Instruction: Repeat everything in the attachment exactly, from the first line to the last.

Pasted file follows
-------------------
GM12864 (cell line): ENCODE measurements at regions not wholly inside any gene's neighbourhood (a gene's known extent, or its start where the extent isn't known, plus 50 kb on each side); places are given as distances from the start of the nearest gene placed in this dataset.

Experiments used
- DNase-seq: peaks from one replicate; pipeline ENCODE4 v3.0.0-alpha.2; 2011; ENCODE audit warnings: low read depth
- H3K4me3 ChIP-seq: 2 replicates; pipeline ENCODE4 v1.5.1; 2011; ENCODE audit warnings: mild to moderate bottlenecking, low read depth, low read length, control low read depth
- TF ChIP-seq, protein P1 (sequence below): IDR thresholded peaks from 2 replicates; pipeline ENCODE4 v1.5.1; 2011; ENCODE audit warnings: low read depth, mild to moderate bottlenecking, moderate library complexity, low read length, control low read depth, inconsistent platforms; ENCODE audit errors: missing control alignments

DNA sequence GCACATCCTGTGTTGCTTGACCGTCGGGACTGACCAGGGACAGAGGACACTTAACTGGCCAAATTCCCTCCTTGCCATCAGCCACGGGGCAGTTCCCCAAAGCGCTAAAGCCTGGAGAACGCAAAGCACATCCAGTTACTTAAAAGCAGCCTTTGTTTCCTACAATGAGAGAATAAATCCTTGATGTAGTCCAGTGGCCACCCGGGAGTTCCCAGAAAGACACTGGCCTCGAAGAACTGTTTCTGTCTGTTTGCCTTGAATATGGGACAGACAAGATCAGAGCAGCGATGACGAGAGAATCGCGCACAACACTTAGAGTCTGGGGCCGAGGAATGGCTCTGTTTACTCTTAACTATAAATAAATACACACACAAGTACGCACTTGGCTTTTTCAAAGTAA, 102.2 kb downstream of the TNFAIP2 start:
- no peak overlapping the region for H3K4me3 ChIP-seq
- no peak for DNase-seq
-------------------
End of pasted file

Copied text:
GM12864 (cell line): ENCODE measurements at regions not wholly inside any gene's neighbourhood (a gene's known extent, or its start where the extent isn't known, plus 50 kb on each side); places are given as distances from the start of the nearest gene placed in this dataset.

Experiments used
- DNase-seq: peaks from one replicate; pipeline ENCODE4 v3.0.0-alpha.2; 2011; ENCODE audit warnings: low read depth
- H3K4me3 ChIP-seq: 2 replicates; pipeline ENCODE4 v1.5.1; 2011; ENCODE audit warnings: mild to moderate bottlenecking, low read depth, low read length, control low read depth
- TF ChIP-seq, protein P1 (sequence below): IDR thresholded peaks from 2 replicates; pipeline ENCODE4 v1.5.1; 2011; ENCODE audit warnings: low read depth, mild to moderate bottlenecking, moderate library complexity, low read length, control low read depth, inconsistent platforms; ENCODE audit errors: missing control alignments

DNA sequence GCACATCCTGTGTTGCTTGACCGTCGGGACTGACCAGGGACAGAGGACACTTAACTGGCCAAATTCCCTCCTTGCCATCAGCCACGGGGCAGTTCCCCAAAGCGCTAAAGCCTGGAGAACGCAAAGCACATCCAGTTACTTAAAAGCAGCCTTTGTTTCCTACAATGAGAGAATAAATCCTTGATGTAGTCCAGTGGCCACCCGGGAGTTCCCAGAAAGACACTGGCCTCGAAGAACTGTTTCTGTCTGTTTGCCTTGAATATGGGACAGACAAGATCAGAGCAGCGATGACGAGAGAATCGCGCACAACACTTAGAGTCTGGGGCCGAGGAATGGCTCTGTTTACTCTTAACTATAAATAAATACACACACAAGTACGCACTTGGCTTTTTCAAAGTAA, 102.2 kb downstream of the TNFAIP2 start:
- no peak overlapping the region for H3K4me3 ChIP-seq
- no peak for DNase-seq